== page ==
Reduplicative Futures

If you’ve ever encountered some weird looking forms perhaps tagged as perfects perhaps tagged as something else that have reduplication while also having perfective/aoristic morphology, it’s probably thrown you off. For example, in Leviticus 13:45, we have: Καὶ ὁ λεπρός, ἐν ὧ ἐστιν ἡ ἁφή, τὰ ἱμάτια αὐτοῦ ἔστω παραλελυμένα καὶ ἡ κεφαλὴ αὐτοῦ ἀκατακάλυπτος,... Continue Reading →

No Tense Outside the Indicative Mood: Origin?

One claim that you'll regularly encounter once you start reading various contemporary works on the Greek Verb from NT scholars is the idea that Georg Curtius (1873 [English: 1883]) was the originator of the idea that Greek does not grammaticalize tense outside the indicative mood. Con Campbell's recent book, Advances in the Study of Greek, is a... Continue Reading →

Iterative usage of aspect in the imperative mood

When we look at aspectual choice in the indicative mood, we find that there are a number of usage-based factors that influence the speaker/writers decision to prefer the imperfective aspect or the perfective aspect. In narrative, the major driver of aspect choice is, of course, grounding (cf. Hopper 1981), but in non-narrative, that becomes less... Continue Reading →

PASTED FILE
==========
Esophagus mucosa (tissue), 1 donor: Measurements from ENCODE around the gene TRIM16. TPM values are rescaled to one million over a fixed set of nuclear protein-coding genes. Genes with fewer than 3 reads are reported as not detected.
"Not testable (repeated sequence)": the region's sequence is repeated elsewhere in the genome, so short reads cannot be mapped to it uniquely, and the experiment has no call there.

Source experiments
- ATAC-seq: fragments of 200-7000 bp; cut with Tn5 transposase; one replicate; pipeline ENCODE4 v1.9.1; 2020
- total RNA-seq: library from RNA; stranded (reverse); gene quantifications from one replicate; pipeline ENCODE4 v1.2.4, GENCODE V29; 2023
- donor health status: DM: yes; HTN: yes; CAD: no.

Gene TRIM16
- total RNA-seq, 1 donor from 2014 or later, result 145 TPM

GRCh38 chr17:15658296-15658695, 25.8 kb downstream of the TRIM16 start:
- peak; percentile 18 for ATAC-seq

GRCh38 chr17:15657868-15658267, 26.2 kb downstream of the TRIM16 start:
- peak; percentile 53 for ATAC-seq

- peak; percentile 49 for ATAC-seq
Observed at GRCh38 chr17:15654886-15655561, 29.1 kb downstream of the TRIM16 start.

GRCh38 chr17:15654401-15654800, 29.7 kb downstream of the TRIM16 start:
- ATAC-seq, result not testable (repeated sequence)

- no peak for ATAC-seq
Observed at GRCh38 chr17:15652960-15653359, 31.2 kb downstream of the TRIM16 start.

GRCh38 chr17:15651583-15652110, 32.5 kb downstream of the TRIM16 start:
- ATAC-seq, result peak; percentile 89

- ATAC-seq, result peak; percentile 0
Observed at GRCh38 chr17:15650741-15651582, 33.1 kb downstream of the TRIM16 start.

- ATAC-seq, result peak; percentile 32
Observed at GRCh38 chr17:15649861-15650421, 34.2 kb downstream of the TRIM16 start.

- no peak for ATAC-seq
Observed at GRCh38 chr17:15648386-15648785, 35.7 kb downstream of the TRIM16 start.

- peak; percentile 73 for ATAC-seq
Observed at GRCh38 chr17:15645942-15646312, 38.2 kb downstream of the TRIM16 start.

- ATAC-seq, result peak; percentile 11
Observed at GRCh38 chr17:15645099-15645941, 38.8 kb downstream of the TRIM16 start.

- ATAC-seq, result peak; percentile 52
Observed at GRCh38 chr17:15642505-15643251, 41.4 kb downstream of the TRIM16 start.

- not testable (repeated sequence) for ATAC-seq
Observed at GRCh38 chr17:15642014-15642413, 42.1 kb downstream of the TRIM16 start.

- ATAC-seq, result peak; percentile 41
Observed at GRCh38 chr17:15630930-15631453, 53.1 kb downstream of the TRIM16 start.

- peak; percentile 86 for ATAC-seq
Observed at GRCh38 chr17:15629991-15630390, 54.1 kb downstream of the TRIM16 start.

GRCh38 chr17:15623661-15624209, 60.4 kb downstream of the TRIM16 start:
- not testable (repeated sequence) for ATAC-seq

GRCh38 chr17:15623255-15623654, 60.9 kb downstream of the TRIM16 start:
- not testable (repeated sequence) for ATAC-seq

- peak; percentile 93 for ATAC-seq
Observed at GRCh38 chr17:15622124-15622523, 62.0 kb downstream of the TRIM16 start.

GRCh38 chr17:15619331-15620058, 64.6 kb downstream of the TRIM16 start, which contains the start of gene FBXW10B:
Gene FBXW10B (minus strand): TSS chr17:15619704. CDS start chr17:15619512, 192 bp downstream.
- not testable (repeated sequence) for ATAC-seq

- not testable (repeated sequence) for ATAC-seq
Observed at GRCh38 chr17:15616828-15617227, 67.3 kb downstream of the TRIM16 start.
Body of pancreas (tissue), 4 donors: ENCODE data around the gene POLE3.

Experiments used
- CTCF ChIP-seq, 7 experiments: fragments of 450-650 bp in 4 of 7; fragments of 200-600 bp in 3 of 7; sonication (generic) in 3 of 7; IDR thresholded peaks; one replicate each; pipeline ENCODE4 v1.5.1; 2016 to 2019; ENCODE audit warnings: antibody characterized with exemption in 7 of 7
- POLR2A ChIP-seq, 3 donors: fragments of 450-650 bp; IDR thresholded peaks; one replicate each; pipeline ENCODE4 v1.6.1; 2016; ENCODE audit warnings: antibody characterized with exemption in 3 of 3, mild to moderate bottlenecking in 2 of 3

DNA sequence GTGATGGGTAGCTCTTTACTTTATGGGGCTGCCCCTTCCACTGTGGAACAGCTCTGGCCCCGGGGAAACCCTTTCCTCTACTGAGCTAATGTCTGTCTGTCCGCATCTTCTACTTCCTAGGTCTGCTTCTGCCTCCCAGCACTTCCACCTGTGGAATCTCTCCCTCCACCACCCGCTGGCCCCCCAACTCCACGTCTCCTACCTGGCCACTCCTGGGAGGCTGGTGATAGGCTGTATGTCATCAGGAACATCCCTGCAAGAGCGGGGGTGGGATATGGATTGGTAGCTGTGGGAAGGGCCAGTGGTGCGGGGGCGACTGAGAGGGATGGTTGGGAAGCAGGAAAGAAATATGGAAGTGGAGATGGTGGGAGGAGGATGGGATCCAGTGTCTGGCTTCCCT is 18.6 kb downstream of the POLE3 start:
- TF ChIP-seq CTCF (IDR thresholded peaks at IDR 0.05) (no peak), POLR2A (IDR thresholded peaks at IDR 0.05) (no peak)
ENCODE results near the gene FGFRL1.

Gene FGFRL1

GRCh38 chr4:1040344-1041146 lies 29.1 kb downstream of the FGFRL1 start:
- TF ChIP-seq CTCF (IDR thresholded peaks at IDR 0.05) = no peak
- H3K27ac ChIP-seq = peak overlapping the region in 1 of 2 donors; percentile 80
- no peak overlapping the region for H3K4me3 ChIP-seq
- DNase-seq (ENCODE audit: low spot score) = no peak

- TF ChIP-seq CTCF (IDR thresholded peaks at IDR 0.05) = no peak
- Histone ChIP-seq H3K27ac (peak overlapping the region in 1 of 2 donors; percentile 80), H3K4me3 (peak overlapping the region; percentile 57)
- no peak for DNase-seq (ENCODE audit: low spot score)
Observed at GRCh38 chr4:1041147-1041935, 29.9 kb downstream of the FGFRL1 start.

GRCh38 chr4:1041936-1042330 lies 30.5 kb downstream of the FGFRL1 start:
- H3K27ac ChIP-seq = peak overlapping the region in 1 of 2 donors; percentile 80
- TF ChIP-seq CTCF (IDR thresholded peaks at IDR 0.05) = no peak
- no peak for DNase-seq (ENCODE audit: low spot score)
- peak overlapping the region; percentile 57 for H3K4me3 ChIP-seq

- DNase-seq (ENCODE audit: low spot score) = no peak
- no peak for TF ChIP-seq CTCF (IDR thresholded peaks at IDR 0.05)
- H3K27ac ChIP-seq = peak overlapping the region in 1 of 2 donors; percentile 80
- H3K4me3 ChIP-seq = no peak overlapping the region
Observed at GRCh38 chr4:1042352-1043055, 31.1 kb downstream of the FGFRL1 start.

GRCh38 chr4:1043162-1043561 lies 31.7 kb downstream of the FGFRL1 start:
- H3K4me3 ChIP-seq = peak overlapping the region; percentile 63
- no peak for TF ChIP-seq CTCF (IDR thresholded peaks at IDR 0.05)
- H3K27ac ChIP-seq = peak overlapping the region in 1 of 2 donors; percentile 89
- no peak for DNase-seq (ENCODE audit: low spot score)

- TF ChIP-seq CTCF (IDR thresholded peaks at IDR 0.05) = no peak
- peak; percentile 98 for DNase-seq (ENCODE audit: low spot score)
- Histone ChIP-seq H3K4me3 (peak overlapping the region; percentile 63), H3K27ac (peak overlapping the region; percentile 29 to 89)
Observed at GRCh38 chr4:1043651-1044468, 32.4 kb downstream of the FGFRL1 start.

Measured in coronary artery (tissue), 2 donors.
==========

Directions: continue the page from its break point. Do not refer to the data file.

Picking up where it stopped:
Aspect, imperatives, and event conceptualization

(Note: if you have the font SBL Greek installed, the Greek will look great. Otherwise…I don’t know.) A couple weeks ago, I noted that the speaker/author's perspectival choices could affect the selection of aspect both in the indicative (see Bentein on Aspectual Perspective) and in the imperative (see Perspectival uses of Aspect in the Imperative).... Continue Reading →

Perspectival uses of Aspect in the Imperative

I mentioned in my previous post about  Klaas Bentein article on academia.edu (Aspectual choice and the presentation of Narrative. An application to Herodotus’ Histories. Glotta 92 [2016]) that Bentein's insight has relevance to the Greek data about aspect in imperatives--if you still haven't examined it, I would encourage you to take a look. It's an... Continue Reading →

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